A new paper in Nature by Jean Vannier et al. reports the unusual finding of a parade of trilobites—a group of the ancient arthropods—apparently killed and fossilized while walking in tandem, like an invertebrate conga line. They’re 480 million years old, from the Lower Ordovician, and were found in Morocco. (The paper can be seen by clicking on the screenshot below, the pdf is here, and the reference is at the bottom.) This weird lineup of trilobites suggests some kind of collective behavior—the first such find documented by paleontologists. But what kind of behavior? The authors have two hypotheses, and I’ll discuss them briefly.
First, some photos of the species, Ampyx priscus, which had a hollow “glabellar spine” in front and two “librigenal spines” going backwards. The white scale line is 1 cm long, so these things were, including the front spine, about 6 cm (2.3 inches) long. The spines might have enabled the trilobites to sense each other and thus maintain contact while moving in line, much as spiny lobsters do when moving across the sea floor in line as I show below. (Any “communication” must have been tactile as these trilobites were blind.)
All captions are taken from the Nature paper. Here are the individuals at hand, with some close-ups of their spines:
Here are the fossils of the lined-up trilobites, which are remarkable, along with schematics showing the nature of the relief of the stone in which they were preserved.
Here’s a video of spiny lobsters migrating in line, much like these trilobites:
So why were these ancient arthropods marching in line? The authors reject two hypotheses. First, that they were “mechanically accumulated along linear submarine reliefs (e.g. between ripple marks)”. This is the hypothesis that they were blown into grooves in the ocean floor and accumulated there, explaining the lines. That, however, doesn’t explain the consistent alignment rather than some being blown in backwards. The authors reject this because there is no indication from the fossil strata themselves that there were these reliefs.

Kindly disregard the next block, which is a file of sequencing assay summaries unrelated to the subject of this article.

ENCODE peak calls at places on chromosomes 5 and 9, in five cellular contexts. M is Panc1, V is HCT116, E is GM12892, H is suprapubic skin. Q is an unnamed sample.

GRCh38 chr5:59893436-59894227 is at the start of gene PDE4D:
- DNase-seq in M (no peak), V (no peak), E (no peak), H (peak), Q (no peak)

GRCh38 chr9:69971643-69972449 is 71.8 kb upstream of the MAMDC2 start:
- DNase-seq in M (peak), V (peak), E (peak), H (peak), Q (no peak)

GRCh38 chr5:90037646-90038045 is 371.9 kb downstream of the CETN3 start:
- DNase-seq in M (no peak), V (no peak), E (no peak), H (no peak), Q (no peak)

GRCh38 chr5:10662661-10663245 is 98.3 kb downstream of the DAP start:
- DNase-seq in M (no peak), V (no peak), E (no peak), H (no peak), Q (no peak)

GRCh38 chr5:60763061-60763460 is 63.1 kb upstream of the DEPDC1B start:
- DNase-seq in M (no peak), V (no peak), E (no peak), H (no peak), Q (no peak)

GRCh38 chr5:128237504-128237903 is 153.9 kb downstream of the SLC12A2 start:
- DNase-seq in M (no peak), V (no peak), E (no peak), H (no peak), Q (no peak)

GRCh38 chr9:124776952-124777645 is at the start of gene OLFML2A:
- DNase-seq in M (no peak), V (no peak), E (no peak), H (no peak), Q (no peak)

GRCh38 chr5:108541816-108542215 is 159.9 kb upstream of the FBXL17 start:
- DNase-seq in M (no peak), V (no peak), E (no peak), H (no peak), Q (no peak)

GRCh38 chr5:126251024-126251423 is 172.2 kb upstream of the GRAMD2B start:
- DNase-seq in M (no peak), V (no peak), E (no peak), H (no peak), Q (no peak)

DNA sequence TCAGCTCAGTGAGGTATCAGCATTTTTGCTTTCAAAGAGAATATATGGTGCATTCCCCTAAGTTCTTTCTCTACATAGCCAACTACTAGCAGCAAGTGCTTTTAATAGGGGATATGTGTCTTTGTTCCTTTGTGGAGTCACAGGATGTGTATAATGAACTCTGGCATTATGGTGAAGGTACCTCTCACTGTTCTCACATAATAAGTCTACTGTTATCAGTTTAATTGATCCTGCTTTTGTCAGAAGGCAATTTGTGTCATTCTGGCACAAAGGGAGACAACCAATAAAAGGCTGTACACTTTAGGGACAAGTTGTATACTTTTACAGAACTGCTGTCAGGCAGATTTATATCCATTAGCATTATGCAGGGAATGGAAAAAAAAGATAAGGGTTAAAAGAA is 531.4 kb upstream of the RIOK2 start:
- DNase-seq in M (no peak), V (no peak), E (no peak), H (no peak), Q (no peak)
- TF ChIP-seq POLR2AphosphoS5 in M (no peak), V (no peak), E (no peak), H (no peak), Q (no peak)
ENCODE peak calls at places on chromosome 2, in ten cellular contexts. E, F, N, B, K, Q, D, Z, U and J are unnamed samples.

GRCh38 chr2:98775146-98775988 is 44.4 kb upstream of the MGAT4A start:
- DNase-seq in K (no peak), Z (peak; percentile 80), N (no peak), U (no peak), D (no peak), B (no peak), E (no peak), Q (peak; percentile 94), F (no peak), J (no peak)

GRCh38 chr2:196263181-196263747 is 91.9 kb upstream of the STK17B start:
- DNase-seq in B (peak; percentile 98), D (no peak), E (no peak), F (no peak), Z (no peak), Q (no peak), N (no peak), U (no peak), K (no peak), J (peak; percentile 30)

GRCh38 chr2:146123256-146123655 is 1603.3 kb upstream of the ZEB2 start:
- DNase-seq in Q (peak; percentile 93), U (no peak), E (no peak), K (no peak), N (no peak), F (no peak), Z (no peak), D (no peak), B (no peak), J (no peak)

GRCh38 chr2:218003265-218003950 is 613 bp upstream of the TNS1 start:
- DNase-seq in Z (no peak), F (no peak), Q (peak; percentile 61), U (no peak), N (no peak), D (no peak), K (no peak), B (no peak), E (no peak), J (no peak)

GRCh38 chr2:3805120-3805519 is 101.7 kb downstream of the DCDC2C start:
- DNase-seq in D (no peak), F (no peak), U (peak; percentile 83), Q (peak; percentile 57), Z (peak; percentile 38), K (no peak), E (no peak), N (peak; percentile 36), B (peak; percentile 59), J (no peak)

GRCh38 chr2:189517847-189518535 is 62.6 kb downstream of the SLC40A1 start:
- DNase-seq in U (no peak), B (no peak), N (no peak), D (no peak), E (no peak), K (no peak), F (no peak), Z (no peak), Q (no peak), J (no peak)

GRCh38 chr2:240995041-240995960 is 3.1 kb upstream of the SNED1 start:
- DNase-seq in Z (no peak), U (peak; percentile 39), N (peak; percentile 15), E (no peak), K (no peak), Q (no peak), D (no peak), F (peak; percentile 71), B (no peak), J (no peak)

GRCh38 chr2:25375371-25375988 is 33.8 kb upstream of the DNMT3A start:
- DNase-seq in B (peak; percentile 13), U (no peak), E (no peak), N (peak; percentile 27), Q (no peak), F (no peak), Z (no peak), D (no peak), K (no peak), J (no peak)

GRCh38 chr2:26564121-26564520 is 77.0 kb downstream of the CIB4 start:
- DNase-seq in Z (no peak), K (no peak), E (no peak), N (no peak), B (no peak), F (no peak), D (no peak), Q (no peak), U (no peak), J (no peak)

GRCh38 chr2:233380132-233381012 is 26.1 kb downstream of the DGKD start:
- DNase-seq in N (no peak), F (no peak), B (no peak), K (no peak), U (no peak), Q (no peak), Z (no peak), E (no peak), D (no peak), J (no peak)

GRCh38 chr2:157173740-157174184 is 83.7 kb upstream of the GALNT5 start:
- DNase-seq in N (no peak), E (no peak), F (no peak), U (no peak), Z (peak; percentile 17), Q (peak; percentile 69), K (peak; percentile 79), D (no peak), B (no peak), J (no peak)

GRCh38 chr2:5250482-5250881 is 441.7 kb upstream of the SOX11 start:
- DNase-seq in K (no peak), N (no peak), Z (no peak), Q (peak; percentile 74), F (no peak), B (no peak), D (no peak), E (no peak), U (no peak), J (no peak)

They also reject the hypothesis that these trilobites were lined up in burrows underwater and then trapped and killed by sediments. Their rejection is based on the absence of “any colored outlines or disturbances in the sediments surrounding trilobites.” I’ll trust the authors on this since knowing how to detect ancient burrows is above my pay grade.
Rather, the authors proffer two hypotheses to explain the alignment. The first, shown on the left below, is that there were underwater storms or currents that made the trilobites orient in one direction, and then they “found” each other by tactile signals (or perhaps also by chemical signals), forming a line that served a protective function. As the authors say, “Such mechanical contacts [as in the lobsters above] appear to be essential for group cohesion and for optimal coordinated locomotion.” Marching in a line reduces drag, saves energy, and, say the authors, “reduces the probability of detection and attacks by predators by creating confusion in their [predators’] visual perception.”
The second hypothesis, shown on the right below, is that the trilobites emitted chemical signals like pheromones as a way of detecting each other and coming together for sexual reproduction, with the lines presumably indicating a migration toward spawning grounds. As the authors note, both explanations could be operating together.
As for how they were buried together, that’s a bit of a mystery since trilobites, when stressed, are supposed to have curled themselves into balls like modern isopods, and these didn’t do that, as you can see above. Here’s one scenario that explains the successive strata in which lines of trilobites were buried.
First, subject to periodic storms that disturbed the waters, the trilobites joined up in a Big March. (Or, as I noted above, they could be marching for mating!). Then, the storm quickly deposited sediment atop the marching trilobites, preserving them in situ. There could have been two other events that preserved them quickly: “water poisoning,” like the release of hydrogen sulfide gas or, more likely, the upward movement of oxygen-poor (“anoxic”) sediments, which killed the trilobites quickly from lack of oxygen as well as protecting the carcasses from scavengers.
You can see one instance of preservation in panels a-c below, and then another line of trilobites forming in panel “d”:
Now much of this is speculative, as it must be with limited information about what happened 500 million years ago. But it certainly looks as if, like spiny lobsters, these trilobites were marching in line, probably following each other using tactile cues. And so we get a rare window on invertebrate behavior from the distant past.
Vannier, J., M. Vidal, R. Marchant, K. El Hariri, K. Kouraiss, B. Pittet, A. El Albani, A. Mazurier, and E. Martin. 2019. Collective behaviour in 480-million-year-old trilobite arthropods from Morocco. Scientific Reports 9:14941.